Even in my warped and dark fantasies in which I yearned to blow up this new school building-- this great, new symbol of the "Establishment" I loathed, I didn't want to hurt anybody, let alone kill them. It never occurred to me actually to do something to hurt anyone-- even those few people I loathed (and who, I guess, loathed me).

Second, as fragile as my adolescent ego was (and it was as fragile and prone to hurt and shame as any of yours) , there was enough of a sense of self-esteem within me to provide me with a deep and abiding sense of my own self worth; to let me know the validity of the gifts and insights I had to offer-- in spite of the teasing and taunting all around me.

And even though I am hardly one to sentimentalize the dysfunctional, alcoholic family in which I grew up, I nevertheless had parents who let me know, in ways great and small, that I was loved-- that I was valued-- and who gave me every opportunity they could (and at times, I now realize, probably at no small cost to themselves) to express myself and achieve my goals and reach (however imperfectly and fuzzy-headedly) for my dreams.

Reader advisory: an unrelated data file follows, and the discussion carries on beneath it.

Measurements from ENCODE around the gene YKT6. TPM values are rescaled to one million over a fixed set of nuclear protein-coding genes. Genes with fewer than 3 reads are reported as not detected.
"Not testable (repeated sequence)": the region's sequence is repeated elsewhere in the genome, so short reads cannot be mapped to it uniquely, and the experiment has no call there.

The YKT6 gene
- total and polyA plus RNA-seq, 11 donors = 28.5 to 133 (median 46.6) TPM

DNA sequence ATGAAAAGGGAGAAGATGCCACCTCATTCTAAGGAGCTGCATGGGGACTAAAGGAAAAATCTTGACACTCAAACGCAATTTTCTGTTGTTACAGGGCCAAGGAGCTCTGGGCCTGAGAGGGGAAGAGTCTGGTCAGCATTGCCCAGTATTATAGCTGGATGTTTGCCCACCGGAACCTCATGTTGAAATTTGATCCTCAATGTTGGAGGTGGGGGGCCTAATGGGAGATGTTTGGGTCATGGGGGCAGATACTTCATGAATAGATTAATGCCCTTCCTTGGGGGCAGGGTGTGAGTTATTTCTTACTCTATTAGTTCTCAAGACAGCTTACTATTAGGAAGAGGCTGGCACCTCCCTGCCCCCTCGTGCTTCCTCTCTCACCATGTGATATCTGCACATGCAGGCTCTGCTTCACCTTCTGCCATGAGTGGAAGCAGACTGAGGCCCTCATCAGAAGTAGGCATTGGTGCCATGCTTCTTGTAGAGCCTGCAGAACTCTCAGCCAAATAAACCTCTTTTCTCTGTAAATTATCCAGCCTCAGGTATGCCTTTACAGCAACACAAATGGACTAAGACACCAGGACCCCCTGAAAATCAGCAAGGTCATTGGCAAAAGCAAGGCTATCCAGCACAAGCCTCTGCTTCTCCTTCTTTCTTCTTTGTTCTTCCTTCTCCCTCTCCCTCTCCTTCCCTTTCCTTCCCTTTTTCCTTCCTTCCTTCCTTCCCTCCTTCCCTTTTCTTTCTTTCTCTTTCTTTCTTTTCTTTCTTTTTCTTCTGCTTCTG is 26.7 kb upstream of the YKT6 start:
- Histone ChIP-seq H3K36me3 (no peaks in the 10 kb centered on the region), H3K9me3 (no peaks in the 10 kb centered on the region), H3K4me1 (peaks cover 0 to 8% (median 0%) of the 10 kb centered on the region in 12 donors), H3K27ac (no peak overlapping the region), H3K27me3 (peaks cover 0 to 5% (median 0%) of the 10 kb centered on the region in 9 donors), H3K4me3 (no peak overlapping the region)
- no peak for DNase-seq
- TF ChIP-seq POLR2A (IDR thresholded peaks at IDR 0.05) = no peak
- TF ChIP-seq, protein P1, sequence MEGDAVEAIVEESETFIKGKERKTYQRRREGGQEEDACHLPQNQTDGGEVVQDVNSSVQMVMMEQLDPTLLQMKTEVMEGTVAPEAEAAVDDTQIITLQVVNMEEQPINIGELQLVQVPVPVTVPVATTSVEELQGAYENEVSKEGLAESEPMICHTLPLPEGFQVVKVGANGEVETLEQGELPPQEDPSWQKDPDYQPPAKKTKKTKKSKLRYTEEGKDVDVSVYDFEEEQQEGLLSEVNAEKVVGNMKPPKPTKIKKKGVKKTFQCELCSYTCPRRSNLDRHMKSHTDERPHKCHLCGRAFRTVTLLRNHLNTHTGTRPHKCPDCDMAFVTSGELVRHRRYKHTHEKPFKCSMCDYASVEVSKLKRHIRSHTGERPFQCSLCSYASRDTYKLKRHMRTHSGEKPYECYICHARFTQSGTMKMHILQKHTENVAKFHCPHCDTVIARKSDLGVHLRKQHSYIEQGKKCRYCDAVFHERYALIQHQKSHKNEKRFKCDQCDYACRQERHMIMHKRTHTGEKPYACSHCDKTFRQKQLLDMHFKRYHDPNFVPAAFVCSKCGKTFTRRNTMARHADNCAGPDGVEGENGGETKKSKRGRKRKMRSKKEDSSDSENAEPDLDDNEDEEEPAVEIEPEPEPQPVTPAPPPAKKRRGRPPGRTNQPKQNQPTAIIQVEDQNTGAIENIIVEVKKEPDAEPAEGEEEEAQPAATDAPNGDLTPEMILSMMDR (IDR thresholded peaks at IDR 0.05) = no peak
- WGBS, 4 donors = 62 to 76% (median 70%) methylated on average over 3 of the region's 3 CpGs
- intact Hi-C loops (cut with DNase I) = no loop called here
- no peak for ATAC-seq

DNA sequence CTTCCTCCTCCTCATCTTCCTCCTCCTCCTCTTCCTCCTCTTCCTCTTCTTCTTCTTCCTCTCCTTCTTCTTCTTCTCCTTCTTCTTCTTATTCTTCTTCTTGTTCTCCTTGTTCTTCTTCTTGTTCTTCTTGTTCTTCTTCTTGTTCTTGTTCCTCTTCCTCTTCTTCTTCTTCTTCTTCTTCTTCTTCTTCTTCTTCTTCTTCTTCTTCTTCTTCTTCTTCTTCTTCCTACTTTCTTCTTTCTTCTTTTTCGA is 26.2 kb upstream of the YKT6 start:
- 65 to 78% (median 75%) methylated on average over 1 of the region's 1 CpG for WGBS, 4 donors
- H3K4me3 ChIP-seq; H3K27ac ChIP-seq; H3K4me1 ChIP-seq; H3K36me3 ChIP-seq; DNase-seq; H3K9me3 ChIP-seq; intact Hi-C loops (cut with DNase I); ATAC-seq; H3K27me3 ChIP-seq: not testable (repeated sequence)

As I've said, I'm still young enough to remember (barely, and only if I try real hard) what high school was like a generation ago. As someone who graduated from high school in the early 1970s, and who taught in a high school in the late 1970s, I am convinced that, in many ways, the times in which our children are now growing are not all that different than those years in which many of us came to maturity. I think that the "generational divide" between us and our children is not as wide as is often portrayed, and that, all in all, it is significantly narrower than that which existed between our parents' generation and ours.